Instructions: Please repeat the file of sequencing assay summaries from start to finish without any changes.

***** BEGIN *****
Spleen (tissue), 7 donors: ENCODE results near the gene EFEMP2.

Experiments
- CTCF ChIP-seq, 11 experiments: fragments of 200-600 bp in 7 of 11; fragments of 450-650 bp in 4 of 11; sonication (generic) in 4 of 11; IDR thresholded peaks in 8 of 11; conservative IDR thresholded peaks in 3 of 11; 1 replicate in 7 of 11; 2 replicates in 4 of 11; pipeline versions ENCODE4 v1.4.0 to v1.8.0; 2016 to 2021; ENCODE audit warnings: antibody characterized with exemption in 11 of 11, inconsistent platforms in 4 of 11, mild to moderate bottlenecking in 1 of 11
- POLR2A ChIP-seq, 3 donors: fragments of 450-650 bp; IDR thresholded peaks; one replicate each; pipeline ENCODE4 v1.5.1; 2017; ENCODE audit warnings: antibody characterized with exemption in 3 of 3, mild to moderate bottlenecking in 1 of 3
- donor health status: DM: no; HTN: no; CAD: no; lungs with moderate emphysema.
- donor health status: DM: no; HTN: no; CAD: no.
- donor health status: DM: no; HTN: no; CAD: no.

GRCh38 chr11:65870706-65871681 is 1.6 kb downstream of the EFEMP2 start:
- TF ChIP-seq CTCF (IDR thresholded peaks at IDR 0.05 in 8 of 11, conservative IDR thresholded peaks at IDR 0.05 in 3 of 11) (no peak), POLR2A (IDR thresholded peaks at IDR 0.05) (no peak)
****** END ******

Spleen (tissue), 7 donors: ENCODE results near the gene EFEMP2.

Experiments
- CTCF ChIP-seq, 11 experiments: fragments of 200-600 bp in 7 of 11; fragments of 450-650 bp in 4 of 11; sonication (generic) in 4 of 11; IDR thresholded peaks in 8 of 11; conservative IDR thresholded peaks in 3 of 11; 1 replicate in 7 of 11; 2 replicates in 4 of 11; pipeline versions ENCODE4 v1.4.0 to v1.8.0; 2016 to 2021; ENCODE audit warnings: antibody characterized with exemption in 11 of 11, inconsistent platforms in 4 of 11, mild to moderate bottlenecking in 1 of 11
- POLR2A ChIP-seq, 3 donors: fragments of 450-650 bp; IDR thresholded peaks; one replicate each; pipeline ENCODE4 v1.5.1; 2017; ENCODE audit warnings: antibody characterized with exemption in 3 of 3, mild to moderate bottlenecking in 1 of 3
- donor health status: DM: no; HTN: no; CAD: no; lungs with moderate emphysema.
- donor health status: DM: no; HTN: no; CAD: no.
- donor health status: DM: no; HTN: no; CAD: no.

GRCh38 chr11:65870706-65871681 is 1.6 kb downstream of the EFEMP2 start:
- TF ChIP-seq CTCF (IDR thresholded peaks at IDR 0.05 in 8 of 11, conservative IDR thresholded peaks at IDR 0.05 in 3 of 11) (no peak), POLR2A (IDR thresholded peaks at IDR 0.05) (no peak)